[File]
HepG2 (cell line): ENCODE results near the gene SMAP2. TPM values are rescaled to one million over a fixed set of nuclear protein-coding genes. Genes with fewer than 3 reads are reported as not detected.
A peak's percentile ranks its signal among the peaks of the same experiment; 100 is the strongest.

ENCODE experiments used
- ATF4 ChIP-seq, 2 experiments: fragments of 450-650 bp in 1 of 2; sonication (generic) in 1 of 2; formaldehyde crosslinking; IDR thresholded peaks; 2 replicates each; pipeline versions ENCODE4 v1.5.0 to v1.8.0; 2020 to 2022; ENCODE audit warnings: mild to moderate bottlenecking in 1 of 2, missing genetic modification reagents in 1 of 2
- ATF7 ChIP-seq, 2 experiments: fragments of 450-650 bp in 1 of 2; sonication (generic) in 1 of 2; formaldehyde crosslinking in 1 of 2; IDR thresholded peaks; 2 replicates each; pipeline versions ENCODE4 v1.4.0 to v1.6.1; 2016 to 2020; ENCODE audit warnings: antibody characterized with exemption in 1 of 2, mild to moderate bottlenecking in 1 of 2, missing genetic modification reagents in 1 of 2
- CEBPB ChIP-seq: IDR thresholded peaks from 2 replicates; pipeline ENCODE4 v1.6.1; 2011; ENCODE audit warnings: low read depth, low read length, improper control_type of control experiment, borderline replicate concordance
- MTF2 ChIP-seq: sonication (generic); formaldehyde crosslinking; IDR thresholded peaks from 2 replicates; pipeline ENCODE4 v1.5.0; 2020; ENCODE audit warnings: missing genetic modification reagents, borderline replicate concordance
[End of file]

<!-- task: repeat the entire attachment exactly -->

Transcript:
HepG2 (cell line): ENCODE results near the gene SMAP2. TPM values are rescaled to one million over a fixed set of nuclear protein-coding genes. Genes with fewer than 3 reads are reported as not detected.
A peak's percentile ranks its signal among the peaks of the same experiment; 100 is the strongest.

ENCODE experiments used
- ATF4 ChIP-seq, 2 experiments: fragments of 450-650 bp in 1 of 2; sonication (generic) in 1 of 2; formaldehyde crosslinking; IDR thresholded peaks; 2 replicates each; pipeline versions ENCODE4 v1.5.0 to v1.8.0; 2020 to 2022; ENCODE audit warnings: mild to moderate bottlenecking in 1 of 2, missing genetic modification reagents in 1 of 2
- ATF7 ChIP-seq, 2 experiments: fragments of 450-650 bp in 1 of 2; sonication (generic) in 1 of 2; formaldehyde crosslinking in 1 of 2; IDR thresholded peaks; 2 replicates each; pipeline versions ENCODE4 v1.4.0 to v1.6.1; 2016 to 2020; ENCODE audit warnings: antibody characterized with exemption in 1 of 2, mild to moderate bottlenecking in 1 of 2, missing genetic modification reagents in 1 of 2
- CEBPB ChIP-seq: IDR thresholded peaks from 2 replicates; pipeline ENCODE4 v1.6.1; 2011; ENCODE audit warnings: low read depth, low read length, improper control_type of control experiment, borderline replicate concordance
- MTF2 ChIP-seq: sonication (generic); formaldehyde crosslinking; IDR thresholded peaks from 2 replicates; pipeline ENCODE4 v1.5.0; 2020; ENCODE audit warnings: missing genetic modification reagents, borderline replicate concordance